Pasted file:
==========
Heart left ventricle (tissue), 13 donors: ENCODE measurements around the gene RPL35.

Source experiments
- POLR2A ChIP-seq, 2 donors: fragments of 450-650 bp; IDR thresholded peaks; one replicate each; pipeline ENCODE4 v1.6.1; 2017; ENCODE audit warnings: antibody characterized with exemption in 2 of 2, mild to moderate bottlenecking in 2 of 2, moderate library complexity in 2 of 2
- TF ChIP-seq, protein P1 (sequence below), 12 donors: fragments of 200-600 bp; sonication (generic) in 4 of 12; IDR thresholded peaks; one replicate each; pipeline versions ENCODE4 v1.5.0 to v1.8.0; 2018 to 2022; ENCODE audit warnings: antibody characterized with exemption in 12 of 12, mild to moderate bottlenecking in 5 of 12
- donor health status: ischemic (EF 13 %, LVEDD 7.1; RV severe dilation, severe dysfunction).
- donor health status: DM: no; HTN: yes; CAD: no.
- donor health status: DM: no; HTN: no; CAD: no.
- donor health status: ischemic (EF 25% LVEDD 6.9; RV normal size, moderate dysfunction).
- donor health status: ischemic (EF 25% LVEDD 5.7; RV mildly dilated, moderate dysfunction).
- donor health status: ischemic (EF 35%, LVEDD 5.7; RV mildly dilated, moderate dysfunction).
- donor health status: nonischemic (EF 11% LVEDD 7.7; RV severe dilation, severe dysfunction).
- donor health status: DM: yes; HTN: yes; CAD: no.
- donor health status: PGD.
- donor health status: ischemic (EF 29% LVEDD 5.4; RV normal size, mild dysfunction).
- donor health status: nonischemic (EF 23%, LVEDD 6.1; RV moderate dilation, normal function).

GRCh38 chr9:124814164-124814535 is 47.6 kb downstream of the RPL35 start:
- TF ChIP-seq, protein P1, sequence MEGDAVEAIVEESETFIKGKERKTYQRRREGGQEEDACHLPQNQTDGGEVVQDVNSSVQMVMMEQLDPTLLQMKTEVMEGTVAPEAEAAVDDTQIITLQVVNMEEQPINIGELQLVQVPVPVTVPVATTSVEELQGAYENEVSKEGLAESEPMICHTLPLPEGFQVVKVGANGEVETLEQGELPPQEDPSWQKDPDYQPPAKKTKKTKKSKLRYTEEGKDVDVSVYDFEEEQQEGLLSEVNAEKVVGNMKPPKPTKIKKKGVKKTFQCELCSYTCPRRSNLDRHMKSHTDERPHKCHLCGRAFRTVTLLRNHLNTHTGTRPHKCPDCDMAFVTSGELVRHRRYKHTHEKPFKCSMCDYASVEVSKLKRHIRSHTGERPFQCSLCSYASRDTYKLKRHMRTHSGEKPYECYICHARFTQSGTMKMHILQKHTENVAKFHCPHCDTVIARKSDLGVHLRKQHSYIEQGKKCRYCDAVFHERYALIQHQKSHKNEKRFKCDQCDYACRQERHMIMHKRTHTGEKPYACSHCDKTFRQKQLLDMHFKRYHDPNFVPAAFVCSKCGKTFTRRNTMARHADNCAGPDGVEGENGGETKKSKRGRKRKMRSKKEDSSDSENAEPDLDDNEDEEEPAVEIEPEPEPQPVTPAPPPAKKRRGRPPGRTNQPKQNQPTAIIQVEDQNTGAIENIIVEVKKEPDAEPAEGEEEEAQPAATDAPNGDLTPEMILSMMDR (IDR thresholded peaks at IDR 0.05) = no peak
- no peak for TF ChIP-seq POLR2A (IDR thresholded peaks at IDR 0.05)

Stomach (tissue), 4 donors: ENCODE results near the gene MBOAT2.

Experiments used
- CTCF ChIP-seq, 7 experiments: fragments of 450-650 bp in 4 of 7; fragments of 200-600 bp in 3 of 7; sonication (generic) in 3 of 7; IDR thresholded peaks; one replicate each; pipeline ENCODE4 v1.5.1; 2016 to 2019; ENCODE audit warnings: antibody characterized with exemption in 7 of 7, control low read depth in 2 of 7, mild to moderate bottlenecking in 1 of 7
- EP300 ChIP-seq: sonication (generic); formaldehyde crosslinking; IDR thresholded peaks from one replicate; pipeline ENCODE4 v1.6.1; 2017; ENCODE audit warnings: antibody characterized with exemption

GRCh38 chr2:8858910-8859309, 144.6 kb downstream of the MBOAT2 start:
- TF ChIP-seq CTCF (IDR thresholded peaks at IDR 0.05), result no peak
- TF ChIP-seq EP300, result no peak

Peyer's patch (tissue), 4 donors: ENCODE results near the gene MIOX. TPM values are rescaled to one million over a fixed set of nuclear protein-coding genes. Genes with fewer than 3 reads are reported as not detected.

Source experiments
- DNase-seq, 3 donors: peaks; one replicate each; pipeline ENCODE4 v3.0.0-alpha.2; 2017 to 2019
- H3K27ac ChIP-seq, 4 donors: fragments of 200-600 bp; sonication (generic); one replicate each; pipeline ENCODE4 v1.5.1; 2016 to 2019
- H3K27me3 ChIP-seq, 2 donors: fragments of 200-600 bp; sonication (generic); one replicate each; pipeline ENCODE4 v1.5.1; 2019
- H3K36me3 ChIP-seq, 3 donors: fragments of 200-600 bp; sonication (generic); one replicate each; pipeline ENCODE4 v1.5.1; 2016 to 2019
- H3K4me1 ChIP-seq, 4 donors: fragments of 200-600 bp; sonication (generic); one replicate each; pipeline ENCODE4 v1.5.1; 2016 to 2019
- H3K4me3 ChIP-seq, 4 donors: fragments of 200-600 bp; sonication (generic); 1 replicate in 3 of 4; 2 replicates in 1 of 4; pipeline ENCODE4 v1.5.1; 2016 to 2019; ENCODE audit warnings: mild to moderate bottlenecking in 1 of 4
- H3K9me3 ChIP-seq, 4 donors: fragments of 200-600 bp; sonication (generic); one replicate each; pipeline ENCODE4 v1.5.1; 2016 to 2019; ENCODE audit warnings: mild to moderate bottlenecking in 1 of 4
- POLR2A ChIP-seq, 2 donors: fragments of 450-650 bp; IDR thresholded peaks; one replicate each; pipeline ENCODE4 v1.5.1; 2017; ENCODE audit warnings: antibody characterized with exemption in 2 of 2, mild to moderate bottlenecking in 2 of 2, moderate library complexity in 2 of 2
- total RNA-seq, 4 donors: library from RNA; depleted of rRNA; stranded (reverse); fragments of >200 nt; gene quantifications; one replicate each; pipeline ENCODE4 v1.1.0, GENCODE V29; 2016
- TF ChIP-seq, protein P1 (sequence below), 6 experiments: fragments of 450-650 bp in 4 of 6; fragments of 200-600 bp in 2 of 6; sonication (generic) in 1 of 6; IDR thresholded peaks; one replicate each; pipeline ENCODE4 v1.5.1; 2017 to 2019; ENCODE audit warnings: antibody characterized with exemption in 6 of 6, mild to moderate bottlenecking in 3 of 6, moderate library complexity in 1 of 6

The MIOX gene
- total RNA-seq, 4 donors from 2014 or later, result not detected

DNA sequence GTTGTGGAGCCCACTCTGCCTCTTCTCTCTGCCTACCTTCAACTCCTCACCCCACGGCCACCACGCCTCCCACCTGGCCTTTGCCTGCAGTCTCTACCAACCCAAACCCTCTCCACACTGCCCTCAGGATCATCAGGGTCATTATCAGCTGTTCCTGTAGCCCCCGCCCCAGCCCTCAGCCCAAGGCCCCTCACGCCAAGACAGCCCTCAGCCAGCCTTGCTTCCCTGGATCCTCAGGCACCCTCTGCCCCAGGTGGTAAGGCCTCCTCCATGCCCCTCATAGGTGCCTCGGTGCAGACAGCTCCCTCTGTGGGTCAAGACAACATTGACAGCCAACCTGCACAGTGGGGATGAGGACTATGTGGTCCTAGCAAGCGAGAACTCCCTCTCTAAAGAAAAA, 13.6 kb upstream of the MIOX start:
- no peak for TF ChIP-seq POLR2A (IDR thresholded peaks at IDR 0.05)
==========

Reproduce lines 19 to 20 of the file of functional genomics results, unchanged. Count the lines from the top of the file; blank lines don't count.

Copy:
Stomach (tissue), 4 donors: ENCODE results near the gene MBOAT2.

Experiments used